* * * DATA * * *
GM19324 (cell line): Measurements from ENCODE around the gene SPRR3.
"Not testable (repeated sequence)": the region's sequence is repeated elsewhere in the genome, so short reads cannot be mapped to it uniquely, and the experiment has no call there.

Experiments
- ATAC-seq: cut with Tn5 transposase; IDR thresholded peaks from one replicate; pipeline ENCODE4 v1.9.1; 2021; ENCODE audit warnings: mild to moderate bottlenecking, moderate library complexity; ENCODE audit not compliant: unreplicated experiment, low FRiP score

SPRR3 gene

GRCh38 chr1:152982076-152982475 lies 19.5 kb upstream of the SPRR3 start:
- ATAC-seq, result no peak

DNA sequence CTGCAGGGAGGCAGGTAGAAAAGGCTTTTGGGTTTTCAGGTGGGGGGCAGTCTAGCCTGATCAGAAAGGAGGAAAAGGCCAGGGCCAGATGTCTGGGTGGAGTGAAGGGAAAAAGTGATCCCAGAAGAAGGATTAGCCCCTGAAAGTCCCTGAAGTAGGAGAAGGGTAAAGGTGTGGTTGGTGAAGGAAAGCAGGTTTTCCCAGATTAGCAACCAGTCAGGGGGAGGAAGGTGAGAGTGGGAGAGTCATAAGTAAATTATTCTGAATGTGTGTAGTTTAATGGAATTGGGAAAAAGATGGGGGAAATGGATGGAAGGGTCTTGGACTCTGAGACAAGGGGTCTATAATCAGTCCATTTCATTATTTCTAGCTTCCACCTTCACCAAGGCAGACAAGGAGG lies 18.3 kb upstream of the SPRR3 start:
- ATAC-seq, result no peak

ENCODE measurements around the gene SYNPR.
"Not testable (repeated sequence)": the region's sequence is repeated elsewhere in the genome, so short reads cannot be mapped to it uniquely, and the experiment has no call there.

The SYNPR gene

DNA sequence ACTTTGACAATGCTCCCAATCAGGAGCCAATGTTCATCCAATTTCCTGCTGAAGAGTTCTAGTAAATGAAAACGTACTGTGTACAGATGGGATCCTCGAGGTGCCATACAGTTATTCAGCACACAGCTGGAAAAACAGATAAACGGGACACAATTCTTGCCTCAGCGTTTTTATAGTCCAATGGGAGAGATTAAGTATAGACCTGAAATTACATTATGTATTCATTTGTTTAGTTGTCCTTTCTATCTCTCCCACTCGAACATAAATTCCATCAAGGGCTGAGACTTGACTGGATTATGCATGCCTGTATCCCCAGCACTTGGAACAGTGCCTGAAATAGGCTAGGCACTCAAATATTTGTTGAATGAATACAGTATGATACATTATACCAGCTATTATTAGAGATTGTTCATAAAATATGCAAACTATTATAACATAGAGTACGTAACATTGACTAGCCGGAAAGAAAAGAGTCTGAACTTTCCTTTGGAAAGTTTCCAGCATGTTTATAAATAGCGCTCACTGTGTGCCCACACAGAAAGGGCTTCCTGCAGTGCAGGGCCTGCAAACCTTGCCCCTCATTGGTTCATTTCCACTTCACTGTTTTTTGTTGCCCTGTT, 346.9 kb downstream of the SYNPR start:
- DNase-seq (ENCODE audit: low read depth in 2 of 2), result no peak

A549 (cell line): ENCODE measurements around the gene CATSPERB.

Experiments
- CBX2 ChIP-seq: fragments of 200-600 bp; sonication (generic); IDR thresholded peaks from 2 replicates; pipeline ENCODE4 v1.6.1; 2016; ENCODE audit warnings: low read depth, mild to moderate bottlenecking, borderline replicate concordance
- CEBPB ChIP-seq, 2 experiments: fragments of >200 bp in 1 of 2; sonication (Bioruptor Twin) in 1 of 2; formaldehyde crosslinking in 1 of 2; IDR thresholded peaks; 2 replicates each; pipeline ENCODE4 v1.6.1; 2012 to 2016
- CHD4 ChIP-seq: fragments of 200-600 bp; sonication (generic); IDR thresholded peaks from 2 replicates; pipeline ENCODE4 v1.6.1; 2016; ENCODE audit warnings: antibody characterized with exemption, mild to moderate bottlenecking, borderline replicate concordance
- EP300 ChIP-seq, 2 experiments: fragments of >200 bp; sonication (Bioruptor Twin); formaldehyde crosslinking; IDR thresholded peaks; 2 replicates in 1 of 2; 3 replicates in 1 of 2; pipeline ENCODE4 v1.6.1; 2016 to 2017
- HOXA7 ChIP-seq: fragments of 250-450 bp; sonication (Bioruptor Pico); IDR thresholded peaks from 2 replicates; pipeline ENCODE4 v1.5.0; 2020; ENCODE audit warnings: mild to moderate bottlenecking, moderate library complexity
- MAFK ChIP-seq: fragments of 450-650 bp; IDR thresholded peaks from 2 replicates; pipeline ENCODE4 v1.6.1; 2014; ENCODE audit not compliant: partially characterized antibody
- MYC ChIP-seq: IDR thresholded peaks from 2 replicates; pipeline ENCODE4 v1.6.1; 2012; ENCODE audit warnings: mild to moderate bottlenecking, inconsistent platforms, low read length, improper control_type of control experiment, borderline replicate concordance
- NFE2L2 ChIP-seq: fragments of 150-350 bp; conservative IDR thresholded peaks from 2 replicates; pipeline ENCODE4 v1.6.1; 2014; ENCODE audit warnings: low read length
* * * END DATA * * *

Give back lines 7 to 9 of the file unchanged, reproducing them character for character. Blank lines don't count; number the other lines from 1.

- ATAC-seq, result no peak

DNA sequence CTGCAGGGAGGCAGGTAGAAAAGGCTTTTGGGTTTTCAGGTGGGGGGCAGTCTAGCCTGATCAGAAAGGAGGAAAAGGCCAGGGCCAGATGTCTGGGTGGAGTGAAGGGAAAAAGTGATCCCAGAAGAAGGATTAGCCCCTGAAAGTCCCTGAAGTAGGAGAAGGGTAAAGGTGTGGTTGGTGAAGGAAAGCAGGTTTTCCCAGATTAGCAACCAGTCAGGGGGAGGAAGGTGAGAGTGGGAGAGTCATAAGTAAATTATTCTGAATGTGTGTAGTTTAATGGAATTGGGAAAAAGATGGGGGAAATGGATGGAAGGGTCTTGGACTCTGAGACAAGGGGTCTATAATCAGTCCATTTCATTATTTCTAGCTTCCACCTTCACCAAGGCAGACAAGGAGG lies 18.3 kb upstream of the SPRR3 start:
- ATAC-seq, result no peak